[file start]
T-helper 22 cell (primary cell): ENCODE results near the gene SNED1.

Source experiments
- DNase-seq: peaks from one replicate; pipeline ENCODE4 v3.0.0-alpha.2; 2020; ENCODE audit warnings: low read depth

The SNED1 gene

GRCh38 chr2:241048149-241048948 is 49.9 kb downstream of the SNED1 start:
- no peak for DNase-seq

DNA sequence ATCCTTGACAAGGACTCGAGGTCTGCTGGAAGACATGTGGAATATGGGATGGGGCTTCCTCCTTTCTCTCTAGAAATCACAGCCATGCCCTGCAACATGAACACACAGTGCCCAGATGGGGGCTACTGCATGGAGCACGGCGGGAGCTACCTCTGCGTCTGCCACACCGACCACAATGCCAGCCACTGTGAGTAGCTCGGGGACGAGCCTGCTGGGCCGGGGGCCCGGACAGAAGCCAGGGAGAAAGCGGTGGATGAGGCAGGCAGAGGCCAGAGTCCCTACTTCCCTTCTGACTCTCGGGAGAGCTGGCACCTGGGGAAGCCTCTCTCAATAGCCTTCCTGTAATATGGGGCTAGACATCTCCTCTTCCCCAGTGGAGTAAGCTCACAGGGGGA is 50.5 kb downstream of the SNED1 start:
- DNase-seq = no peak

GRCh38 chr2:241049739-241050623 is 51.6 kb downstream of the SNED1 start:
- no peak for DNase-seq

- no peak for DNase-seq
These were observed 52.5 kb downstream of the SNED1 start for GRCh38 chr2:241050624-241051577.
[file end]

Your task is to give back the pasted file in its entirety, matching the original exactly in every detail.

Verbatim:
T-helper 22 cell (primary cell): ENCODE results near the gene SNED1.

Source experiments
- DNase-seq: peaks from one replicate; pipeline ENCODE4 v3.0.0-alpha.2; 2020; ENCODE audit warnings: low read depth

The SNED1 gene

GRCh38 chr2:241048149-241048948 is 49.9 kb downstream of the SNED1 start:
- no peak for DNase-seq

DNA sequence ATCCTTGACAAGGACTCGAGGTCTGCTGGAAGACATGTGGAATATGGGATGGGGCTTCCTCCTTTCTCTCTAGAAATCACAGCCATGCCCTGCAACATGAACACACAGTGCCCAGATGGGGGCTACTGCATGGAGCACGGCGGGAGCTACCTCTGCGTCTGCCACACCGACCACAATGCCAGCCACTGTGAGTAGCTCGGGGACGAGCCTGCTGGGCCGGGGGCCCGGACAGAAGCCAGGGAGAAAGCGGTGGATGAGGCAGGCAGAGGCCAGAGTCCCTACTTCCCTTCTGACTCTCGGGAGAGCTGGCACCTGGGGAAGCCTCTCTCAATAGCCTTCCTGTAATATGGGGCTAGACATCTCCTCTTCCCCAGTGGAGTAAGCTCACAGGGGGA is 50.5 kb downstream of the SNED1 start:
- DNase-seq = no peak

GRCh38 chr2:241049739-241050623 is 51.6 kb downstream of the SNED1 start:
- no peak for DNase-seq

- no peak for DNase-seq
These were observed 52.5 kb downstream of the SNED1 start for GRCh38 chr2:241050624-241051577.